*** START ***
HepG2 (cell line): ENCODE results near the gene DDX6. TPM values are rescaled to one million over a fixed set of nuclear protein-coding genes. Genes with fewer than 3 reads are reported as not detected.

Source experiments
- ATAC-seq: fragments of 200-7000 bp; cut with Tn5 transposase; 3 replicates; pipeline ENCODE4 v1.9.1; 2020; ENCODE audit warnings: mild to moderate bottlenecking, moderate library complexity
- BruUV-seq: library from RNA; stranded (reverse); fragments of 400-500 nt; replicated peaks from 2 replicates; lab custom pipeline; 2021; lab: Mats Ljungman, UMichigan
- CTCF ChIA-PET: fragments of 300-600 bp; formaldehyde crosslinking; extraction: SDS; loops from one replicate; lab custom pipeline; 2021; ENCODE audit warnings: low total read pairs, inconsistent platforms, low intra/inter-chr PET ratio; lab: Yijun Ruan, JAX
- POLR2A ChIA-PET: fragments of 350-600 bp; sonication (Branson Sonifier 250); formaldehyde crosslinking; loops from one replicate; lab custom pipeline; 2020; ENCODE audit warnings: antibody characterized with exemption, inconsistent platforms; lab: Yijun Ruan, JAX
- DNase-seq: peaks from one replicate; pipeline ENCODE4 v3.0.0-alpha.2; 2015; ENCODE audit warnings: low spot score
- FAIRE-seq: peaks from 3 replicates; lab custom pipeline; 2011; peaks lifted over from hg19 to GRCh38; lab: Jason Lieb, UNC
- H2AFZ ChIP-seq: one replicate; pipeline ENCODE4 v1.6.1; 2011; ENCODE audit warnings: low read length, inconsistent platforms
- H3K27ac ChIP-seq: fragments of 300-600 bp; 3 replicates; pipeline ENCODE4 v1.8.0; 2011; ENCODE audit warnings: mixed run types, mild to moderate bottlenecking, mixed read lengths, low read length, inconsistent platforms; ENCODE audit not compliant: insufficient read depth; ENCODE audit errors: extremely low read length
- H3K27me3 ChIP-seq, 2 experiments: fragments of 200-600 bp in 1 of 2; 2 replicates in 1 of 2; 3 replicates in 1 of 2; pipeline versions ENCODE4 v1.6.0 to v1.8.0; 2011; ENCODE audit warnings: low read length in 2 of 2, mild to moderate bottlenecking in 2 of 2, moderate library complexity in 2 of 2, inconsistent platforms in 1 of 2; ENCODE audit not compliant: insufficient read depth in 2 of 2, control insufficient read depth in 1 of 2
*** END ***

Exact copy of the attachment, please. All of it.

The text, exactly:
HepG2 (cell line): ENCODE results near the gene DDX6. TPM values are rescaled to one million over a fixed set of nuclear protein-coding genes. Genes with fewer than 3 reads are reported as not detected.

Source experiments
- ATAC-seq: fragments of 200-7000 bp; cut with Tn5 transposase; 3 replicates; pipeline ENCODE4 v1.9.1; 2020; ENCODE audit warnings: mild to moderate bottlenecking, moderate library complexity
- BruUV-seq: library from RNA; stranded (reverse); fragments of 400-500 nt; replicated peaks from 2 replicates; lab custom pipeline; 2021; lab: Mats Ljungman, UMichigan
- CTCF ChIA-PET: fragments of 300-600 bp; formaldehyde crosslinking; extraction: SDS; loops from one replicate; lab custom pipeline; 2021; ENCODE audit warnings: low total read pairs, inconsistent platforms, low intra/inter-chr PET ratio; lab: Yijun Ruan, JAX
- POLR2A ChIA-PET: fragments of 350-600 bp; sonication (Branson Sonifier 250); formaldehyde crosslinking; loops from one replicate; lab custom pipeline; 2020; ENCODE audit warnings: antibody characterized with exemption, inconsistent platforms; lab: Yijun Ruan, JAX
- DNase-seq: peaks from one replicate; pipeline ENCODE4 v3.0.0-alpha.2; 2015; ENCODE audit warnings: low spot score
- FAIRE-seq: peaks from 3 replicates; lab custom pipeline; 2011; peaks lifted over from hg19 to GRCh38; lab: Jason Lieb, UNC
- H2AFZ ChIP-seq: one replicate; pipeline ENCODE4 v1.6.1; 2011; ENCODE audit warnings: low read length, inconsistent platforms
- H3K27ac ChIP-seq: fragments of 300-600 bp; 3 replicates; pipeline ENCODE4 v1.8.0; 2011; ENCODE audit warnings: mixed run types, mild to moderate bottlenecking, mixed read lengths, low read length, inconsistent platforms; ENCODE audit not compliant: insufficient read depth; ENCODE audit errors: extremely low read length
- H3K27me3 ChIP-seq, 2 experiments: fragments of 200-600 bp in 1 of 2; 2 replicates in 1 of 2; 3 replicates in 1 of 2; pipeline versions ENCODE4 v1.6.0 to v1.8.0; 2011; ENCODE audit warnings: low read length in 2 of 2, mild to moderate bottlenecking in 2 of 2, moderate library complexity in 2 of 2, inconsistent platforms in 1 of 2; ENCODE audit not compliant: insufficient read depth in 2 of 2, control insufficient read depth in 1 of 2